Welcome to the forum! You sound busy, so that's a good thing. What's your CNC budget, how much space do you have, do you have a woodshop for prepping wood to go on the CNC, what size piece will you work (mostly), what power do you have available, etc.?
Thank you David! A LOT of these questions you asked I'm currently working or planning, and I don't have solid answers- but my best estimates would be:
  • Space - This one I'm really not sure on this. I actually don't even know how much space is needed. But I've guess that I should be able try to at least get a singe-car-garage sized room.
  • CNC Budget - I'd LOVE to have everything wrapped up by $10,000 USD, I'm expecting around around $15,000 USD based on my research. (I have not much clue what all I need)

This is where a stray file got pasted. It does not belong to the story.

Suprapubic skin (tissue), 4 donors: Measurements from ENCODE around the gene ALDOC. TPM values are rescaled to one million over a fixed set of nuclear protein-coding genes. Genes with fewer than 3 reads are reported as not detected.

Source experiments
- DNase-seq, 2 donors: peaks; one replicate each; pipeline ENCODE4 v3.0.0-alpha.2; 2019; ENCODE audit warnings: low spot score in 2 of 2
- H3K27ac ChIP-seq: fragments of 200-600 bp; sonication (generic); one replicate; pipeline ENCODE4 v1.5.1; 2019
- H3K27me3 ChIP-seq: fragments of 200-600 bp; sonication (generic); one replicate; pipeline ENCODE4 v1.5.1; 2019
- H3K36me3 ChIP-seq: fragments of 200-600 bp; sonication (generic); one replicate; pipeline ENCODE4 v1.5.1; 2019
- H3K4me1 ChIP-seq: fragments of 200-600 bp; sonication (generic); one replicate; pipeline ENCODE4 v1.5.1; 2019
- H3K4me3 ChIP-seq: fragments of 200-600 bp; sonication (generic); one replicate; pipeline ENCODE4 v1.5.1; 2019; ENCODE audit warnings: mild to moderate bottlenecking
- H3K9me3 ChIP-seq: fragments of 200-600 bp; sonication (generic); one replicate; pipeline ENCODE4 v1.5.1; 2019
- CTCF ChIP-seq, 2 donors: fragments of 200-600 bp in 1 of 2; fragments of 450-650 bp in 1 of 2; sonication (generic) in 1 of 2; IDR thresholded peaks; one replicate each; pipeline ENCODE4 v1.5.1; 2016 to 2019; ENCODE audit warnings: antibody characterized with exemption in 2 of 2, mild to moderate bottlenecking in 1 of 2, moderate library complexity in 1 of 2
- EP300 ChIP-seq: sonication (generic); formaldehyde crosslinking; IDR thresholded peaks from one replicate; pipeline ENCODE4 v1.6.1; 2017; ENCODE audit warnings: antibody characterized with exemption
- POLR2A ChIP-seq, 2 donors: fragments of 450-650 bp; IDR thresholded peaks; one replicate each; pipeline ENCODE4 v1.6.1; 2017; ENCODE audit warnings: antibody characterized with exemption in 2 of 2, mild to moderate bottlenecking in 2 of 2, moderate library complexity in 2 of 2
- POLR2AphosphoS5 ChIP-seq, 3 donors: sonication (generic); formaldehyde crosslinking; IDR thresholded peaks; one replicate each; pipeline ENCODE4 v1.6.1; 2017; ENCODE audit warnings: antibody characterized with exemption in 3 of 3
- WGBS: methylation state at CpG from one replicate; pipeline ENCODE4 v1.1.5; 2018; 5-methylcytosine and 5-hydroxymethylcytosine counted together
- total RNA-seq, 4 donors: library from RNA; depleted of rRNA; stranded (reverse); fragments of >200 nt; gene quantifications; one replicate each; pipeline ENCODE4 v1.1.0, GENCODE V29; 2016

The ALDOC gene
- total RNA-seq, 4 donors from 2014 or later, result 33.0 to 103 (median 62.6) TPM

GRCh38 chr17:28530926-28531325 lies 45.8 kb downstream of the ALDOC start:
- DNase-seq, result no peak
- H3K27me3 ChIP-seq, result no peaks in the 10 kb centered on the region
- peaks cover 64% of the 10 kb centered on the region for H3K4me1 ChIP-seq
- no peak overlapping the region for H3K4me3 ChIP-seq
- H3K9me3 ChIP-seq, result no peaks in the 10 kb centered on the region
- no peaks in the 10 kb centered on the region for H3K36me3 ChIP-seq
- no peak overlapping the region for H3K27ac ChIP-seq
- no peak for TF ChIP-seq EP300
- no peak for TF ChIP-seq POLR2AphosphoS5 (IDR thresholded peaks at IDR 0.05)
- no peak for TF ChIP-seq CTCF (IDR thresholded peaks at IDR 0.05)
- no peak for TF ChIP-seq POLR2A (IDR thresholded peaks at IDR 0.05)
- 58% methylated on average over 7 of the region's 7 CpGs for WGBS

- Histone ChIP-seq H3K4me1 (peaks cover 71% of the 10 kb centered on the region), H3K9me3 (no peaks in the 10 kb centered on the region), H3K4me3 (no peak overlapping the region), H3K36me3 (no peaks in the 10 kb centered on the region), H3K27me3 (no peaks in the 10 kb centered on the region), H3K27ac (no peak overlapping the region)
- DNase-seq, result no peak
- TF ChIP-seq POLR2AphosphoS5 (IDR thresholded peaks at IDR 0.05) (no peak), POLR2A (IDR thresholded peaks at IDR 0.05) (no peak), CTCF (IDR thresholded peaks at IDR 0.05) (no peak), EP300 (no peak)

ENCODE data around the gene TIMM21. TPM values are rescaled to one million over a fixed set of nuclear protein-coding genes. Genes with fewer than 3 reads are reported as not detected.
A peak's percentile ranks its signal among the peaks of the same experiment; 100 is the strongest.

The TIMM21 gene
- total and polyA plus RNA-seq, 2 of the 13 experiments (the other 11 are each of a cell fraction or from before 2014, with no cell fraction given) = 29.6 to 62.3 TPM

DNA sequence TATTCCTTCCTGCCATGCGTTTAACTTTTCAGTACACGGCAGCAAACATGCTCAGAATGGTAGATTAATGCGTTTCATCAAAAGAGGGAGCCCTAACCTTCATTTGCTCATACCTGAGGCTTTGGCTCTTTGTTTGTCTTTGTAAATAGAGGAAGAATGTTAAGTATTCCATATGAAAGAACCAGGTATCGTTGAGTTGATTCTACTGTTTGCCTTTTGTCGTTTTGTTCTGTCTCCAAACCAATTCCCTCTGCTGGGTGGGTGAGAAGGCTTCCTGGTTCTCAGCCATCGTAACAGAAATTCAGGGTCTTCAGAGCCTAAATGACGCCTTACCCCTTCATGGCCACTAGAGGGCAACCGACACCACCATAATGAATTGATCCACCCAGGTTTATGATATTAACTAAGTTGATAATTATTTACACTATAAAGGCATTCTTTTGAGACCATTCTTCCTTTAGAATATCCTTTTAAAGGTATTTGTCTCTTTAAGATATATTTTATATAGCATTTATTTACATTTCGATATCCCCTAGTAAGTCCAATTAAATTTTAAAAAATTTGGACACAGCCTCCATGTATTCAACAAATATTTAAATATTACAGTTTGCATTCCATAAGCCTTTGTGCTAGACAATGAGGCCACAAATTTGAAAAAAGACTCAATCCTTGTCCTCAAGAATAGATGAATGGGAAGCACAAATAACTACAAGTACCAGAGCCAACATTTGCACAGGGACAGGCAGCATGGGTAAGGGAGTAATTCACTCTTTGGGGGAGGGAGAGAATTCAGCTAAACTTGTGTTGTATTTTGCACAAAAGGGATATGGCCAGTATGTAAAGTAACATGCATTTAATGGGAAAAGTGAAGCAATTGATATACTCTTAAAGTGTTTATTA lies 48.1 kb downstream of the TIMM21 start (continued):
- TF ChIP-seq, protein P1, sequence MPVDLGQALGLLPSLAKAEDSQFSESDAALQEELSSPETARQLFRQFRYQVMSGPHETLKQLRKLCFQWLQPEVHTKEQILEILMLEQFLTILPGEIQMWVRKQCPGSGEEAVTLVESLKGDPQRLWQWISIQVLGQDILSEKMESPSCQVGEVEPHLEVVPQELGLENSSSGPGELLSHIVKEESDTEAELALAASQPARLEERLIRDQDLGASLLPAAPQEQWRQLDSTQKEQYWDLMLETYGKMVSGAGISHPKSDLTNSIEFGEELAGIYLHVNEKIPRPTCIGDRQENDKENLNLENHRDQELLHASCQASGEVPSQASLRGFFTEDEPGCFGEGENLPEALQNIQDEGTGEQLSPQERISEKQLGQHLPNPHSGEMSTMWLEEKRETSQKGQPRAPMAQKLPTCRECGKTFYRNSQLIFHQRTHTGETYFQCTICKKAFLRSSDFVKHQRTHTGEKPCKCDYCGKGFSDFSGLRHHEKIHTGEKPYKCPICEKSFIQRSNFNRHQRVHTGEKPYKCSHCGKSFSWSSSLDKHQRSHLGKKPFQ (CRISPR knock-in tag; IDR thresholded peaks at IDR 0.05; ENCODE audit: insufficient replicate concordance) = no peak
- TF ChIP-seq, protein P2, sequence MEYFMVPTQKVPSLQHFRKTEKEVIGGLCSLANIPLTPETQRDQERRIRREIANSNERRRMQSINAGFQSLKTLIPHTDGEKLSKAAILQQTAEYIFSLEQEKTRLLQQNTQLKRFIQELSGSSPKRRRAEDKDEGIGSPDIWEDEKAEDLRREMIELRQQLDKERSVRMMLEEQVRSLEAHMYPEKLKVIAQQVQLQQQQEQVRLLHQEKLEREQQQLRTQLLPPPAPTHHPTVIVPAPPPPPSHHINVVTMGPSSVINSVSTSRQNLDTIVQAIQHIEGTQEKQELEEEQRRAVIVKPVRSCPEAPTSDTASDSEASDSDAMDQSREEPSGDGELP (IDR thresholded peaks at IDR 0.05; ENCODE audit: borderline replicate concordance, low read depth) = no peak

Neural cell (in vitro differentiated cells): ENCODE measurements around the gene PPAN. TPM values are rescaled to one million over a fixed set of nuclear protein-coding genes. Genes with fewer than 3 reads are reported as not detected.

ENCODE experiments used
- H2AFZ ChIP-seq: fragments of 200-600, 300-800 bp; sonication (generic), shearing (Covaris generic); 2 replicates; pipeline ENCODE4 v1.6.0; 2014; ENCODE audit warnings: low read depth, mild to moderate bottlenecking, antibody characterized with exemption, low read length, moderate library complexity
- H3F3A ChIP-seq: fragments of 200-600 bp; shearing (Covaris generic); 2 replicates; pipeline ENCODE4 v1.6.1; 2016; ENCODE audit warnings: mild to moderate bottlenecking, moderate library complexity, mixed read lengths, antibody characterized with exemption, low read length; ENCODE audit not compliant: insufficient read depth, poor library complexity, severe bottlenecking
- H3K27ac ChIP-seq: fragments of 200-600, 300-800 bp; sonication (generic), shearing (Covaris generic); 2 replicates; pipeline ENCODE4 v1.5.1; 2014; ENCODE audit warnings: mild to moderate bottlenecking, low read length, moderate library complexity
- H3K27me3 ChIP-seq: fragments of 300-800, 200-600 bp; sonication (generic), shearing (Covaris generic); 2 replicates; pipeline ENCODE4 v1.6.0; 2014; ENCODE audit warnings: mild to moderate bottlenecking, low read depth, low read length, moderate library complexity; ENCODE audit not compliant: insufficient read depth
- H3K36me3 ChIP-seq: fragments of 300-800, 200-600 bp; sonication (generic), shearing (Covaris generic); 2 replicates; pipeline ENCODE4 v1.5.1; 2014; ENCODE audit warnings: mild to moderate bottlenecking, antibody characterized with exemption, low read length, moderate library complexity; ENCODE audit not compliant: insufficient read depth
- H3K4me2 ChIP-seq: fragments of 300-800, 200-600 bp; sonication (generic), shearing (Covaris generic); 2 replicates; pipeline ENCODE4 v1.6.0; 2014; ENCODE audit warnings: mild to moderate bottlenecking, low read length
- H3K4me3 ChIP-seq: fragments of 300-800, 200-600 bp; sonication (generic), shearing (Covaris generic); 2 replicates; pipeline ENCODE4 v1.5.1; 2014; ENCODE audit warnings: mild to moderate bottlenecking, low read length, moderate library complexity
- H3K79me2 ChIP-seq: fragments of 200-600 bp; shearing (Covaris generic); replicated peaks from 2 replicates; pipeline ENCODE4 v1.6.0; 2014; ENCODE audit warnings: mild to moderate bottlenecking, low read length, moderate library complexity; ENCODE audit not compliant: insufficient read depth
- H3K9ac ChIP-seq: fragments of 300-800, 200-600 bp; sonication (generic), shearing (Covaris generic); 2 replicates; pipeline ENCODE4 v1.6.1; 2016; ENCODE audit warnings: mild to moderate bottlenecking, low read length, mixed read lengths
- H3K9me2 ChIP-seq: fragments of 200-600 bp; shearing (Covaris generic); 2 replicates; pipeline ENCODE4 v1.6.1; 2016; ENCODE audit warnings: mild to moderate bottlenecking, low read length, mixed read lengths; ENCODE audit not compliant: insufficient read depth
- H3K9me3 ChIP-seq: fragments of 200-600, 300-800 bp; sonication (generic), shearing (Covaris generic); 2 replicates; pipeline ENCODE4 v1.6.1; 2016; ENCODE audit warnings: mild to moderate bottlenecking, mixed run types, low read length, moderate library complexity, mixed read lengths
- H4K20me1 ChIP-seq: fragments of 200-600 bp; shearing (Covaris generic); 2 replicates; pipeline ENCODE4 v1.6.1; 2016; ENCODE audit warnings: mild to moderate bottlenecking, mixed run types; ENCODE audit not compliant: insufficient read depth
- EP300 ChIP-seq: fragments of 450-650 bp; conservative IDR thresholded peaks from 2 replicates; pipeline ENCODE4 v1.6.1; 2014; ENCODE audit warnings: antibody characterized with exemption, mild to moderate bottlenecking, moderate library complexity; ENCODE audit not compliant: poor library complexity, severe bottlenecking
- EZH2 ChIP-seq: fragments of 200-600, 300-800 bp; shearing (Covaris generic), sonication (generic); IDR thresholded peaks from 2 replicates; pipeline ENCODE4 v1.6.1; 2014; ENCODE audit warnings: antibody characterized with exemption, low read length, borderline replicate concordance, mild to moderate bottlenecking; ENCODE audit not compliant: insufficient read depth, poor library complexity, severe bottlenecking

• Size Pieces- Based on what I've seen done I think most of my work would be possible to complete or piece together from 24" x 24"
  • Power availability - I'll be able to run 220-240v
I've been researching the Axiom AR4 PRO V5 (24" x 36") .... just started eyeing the Laguna IQ (24" x 36") ... and I just learned of the existence of Avid CNC today. I am leaning towards Axiom because I could easily drive to Columbus OH for their classes or to drop/pickup a machine in case of catastrophic failure.

My end goal is to seriously pursue selling CNC-art and eventually have sales that would have me running the machine as much as it's rated for.
 

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Ross
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Welcome to the forum.
 
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Welcome to the forum.